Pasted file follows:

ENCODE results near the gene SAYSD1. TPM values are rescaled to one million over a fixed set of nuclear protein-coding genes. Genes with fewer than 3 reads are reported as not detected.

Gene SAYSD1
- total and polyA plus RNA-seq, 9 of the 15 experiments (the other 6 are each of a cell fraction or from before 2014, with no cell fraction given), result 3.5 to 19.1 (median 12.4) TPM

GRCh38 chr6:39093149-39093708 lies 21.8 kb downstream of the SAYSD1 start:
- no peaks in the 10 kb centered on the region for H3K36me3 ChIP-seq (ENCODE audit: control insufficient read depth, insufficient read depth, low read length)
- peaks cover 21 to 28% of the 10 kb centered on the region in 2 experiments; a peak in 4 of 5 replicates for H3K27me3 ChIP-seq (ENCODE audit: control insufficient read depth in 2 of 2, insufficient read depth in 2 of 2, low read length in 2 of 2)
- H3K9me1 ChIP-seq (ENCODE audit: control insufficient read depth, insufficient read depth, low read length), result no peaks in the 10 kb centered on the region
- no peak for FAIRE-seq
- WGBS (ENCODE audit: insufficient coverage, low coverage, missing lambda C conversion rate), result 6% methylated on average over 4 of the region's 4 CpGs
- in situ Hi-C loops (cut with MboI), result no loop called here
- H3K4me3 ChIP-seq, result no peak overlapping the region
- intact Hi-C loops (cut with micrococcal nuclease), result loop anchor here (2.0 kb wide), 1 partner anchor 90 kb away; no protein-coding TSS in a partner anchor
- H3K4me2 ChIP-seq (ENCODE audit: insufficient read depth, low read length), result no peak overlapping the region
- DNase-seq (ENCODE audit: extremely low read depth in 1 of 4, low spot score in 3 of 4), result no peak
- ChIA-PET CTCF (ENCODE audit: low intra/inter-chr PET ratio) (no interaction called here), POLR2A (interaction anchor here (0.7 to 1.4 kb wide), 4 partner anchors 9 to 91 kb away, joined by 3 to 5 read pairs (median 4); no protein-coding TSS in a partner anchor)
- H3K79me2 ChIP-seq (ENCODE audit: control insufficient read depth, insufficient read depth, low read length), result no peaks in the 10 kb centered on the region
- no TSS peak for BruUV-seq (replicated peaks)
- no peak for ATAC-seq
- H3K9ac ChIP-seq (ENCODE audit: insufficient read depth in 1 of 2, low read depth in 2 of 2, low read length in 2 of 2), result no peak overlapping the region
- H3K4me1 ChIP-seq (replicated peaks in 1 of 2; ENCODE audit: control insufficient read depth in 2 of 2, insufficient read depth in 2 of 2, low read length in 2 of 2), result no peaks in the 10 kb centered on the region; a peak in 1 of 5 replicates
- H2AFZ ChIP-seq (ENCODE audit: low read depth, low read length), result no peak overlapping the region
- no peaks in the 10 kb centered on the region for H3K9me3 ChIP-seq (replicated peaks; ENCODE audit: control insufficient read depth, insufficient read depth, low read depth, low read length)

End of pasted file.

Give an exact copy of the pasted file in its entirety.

ENCODE results near the gene SAYSD1. TPM values are rescaled to one million over a fixed set of nuclear protein-coding genes. Genes with fewer than 3 reads are reported as not detected.

Gene SAYSD1
- total and polyA plus RNA-seq, 9 of the 15 experiments (the other 6 are each of a cell fraction or from before 2014, with no cell fraction given), result 3.5 to 19.1 (median 12.4) TPM

GRCh38 chr6:39093149-39093708 lies 21.8 kb downstream of the SAYSD1 start:
- no peaks in the 10 kb centered on the region for H3K36me3 ChIP-seq (ENCODE audit: control insufficient read depth, insufficient read depth, low read length)
- peaks cover 21 to 28% of the 10 kb centered on the region in 2 experiments; a peak in 4 of 5 replicates for H3K27me3 ChIP-seq (ENCODE audit: control insufficient read depth in 2 of 2, insufficient read depth in 2 of 2, low read length in 2 of 2)
- H3K9me1 ChIP-seq (ENCODE audit: control insufficient read depth, insufficient read depth, low read length), result no peaks in the 10 kb centered on the region
- no peak for FAIRE-seq
- WGBS (ENCODE audit: insufficient coverage, low coverage, missing lambda C conversion rate), result 6% methylated on average over 4 of the region's 4 CpGs
- in situ Hi-C loops (cut with MboI), result no loop called here
- H3K4me3 ChIP-seq, result no peak overlapping the region
- intact Hi-C loops (cut with micrococcal nuclease), result loop anchor here (2.0 kb wide), 1 partner anchor 90 kb away; no protein-coding TSS in a partner anchor
- H3K4me2 ChIP-seq (ENCODE audit: insufficient read depth, low read length), result no peak overlapping the region
- DNase-seq (ENCODE audit: extremely low read depth in 1 of 4, low spot score in 3 of 4), result no peak
- ChIA-PET CTCF (ENCODE audit: low intra/inter-chr PET ratio) (no interaction called here), POLR2A (interaction anchor here (0.7 to 1.4 kb wide), 4 partner anchors 9 to 91 kb away, joined by 3 to 5 read pairs (median 4); no protein-coding TSS in a partner anchor)
- H3K79me2 ChIP-seq (ENCODE audit: control insufficient read depth, insufficient read depth, low read length), result no peaks in the 10 kb centered on the region
- no TSS peak for BruUV-seq (replicated peaks)
- no peak for ATAC-seq
- H3K9ac ChIP-seq (ENCODE audit: insufficient read depth in 1 of 2, low read depth in 2 of 2, low read length in 2 of 2), result no peak overlapping the region
- H3K4me1 ChIP-seq (replicated peaks in 1 of 2; ENCODE audit: control insufficient read depth in 2 of 2, insufficient read depth in 2 of 2, low read length in 2 of 2), result no peaks in the 10 kb centered on the region; a peak in 1 of 5 replicates
- H2AFZ ChIP-seq (ENCODE audit: low read depth, low read length), result no peak overlapping the region
- no peaks in the 10 kb centered on the region for H3K9me3 ChIP-seq (replicated peaks; ENCODE audit: control insufficient read depth, insufficient read depth, low read depth, low read length)